Posted on September 26, 2020
Not long ago, I volunteered for a research study into ME/CFS (Myalgic Encephalomyelitis/Chronic Fatigue Syndrome) and part of it involved keeping a photo diary as a visual representation for how my life is affected by my CFS. Obviously my life before the pandemic and my life now are quite different and so the researcher asked me to include pre-pandemic photos as well, to ensure that both experiences were recorded for the study. The collection of photos (and descriptions) I sent her was very long but I thought I’d do an abridged version to post here because it was a really interesting exercise.
(It’s worth noting that this was put together before I started back at university, hence why there aren’t any current references to classes or assignments.)
1. During my BA, I frequently took naps in quiet corners of my university between classes and then at my best friend’s flat when he moved onto the same street as the university. I found the commuting exhausting and the classes were long (some of them three hours) and took a lot of concentration. By the end of the semester, I was often really struggling to wake up to go back for the next class. A few times, I slept straight through both my alarm and my class. Fortunately that only happened a couple of times!
2. I’m currently doing a Masters Degree in songwriting part time and pre-lockdown, I’d go up to London usually once or twice a week for lectures, workshops, and cowriting sessions. This is an example of one of the assignments we had during the first module, which was called Creative Process.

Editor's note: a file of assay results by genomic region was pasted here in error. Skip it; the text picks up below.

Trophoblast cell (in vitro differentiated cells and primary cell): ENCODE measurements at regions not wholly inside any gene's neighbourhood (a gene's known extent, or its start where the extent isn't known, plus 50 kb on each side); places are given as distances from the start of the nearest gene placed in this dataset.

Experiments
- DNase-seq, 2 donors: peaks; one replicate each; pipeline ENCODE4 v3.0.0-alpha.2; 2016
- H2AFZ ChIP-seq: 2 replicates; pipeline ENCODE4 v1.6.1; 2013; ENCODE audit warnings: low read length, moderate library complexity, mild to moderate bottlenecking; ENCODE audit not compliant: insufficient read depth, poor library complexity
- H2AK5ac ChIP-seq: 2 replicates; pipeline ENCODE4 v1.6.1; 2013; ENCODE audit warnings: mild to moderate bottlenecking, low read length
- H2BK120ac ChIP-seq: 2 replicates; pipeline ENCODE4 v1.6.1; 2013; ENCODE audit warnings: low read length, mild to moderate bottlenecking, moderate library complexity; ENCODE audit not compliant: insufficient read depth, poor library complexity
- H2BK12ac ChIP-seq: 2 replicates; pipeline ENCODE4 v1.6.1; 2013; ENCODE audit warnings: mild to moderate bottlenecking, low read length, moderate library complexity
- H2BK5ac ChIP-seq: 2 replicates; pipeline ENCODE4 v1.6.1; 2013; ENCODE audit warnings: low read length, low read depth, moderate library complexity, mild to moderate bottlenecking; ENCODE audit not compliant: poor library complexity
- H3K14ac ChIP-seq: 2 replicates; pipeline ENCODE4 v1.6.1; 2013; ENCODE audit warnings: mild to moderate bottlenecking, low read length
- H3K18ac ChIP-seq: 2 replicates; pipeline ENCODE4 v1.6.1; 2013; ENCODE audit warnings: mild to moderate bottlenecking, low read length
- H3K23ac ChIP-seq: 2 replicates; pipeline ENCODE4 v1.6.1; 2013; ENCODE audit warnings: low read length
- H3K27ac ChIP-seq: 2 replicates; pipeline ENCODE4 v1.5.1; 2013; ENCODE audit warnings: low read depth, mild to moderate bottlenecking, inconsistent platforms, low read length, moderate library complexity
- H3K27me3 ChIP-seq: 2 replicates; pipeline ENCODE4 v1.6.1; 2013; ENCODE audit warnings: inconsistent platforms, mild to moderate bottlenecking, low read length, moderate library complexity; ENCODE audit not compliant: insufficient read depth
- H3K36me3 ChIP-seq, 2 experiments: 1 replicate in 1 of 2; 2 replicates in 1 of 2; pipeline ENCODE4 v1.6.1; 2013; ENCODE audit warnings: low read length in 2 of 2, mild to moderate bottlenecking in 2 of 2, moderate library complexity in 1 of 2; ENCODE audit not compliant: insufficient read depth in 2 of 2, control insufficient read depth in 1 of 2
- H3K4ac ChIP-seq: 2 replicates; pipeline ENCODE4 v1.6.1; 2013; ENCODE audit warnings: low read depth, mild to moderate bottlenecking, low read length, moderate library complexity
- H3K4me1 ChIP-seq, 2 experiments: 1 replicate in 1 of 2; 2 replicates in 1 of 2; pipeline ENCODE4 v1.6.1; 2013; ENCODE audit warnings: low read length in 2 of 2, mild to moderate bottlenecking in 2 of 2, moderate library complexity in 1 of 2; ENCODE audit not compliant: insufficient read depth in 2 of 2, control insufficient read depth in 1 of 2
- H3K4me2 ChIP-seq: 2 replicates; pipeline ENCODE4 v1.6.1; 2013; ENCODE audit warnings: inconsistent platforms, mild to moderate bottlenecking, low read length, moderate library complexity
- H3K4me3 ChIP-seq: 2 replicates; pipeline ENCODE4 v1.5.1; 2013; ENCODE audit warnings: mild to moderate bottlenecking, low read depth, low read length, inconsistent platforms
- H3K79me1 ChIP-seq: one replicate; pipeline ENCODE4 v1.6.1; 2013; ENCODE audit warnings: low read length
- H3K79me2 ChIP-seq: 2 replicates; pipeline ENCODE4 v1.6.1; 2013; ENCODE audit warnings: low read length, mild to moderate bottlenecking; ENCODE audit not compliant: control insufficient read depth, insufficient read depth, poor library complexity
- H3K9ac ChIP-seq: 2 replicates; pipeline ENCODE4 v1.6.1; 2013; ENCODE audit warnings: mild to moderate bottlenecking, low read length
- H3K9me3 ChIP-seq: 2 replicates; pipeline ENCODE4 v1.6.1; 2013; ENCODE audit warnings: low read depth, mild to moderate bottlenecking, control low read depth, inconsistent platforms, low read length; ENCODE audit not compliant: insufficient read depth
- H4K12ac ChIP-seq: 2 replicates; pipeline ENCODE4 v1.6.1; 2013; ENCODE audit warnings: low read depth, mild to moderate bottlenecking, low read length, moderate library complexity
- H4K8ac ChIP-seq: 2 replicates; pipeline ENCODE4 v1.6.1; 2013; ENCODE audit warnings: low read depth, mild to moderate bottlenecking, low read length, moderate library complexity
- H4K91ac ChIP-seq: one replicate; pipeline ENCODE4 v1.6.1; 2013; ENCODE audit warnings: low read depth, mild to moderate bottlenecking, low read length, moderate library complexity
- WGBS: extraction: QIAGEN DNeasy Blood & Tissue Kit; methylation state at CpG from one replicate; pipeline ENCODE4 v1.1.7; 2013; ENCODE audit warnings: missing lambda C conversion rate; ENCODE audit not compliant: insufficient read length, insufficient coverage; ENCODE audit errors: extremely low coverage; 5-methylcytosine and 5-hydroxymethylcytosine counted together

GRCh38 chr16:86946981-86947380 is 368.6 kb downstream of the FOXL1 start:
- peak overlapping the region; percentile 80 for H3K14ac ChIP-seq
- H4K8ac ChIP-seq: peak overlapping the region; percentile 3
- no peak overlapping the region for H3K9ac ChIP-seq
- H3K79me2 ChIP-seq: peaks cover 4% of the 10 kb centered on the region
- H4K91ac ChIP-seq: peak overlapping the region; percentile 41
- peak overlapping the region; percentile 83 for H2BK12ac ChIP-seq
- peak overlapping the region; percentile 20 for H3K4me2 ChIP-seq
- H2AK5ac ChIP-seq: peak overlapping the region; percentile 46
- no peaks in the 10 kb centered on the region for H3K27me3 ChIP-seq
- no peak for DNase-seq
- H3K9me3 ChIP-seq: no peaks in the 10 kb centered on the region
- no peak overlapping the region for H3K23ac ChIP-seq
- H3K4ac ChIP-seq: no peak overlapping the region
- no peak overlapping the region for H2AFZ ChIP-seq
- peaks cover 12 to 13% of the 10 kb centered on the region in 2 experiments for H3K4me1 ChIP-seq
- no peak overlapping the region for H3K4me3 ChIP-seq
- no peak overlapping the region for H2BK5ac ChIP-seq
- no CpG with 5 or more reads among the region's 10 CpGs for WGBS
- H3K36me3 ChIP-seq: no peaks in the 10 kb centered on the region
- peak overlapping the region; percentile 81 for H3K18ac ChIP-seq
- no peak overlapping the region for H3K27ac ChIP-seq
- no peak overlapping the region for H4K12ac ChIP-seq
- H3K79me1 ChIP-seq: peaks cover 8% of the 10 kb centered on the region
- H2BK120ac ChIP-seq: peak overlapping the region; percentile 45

3. Because living alone would be too much for me – I wouldn’t have the energy to look after myself, let alone do anything more – I commute to university (pre-pandemic anyway), involving lots of underground travel and multiple train journeys a week, something that I find exhausting. This is one of the reasons I chose to do my Masters part time because it reduced the amount of travelling and therefore allowed me to spend more energy on the course/work rather than on travelling.
4. At the end of any day that involves hard work or anxiety, I’m utterly exhausted and usually end up horizontal on the sofa or going to bed as soon as I get home from wherever I am. In this instance, I’d just done the assessment presentation for the first module of my Masters – which I’d been incredibly anxious about – and was completely exhausted. Plus the day had involved practicing it in the morning as well as travelling to London and back. I was so tired that I could barely stay awake long enough to eat dinner before going to bed.
5. I spent most of my days out of uni on the sofa, working on music, my mental health blog, or catching up with my diary, a favourite movie or TV show on in the background because I work better with background noise. I’m usually joined by a cat or two.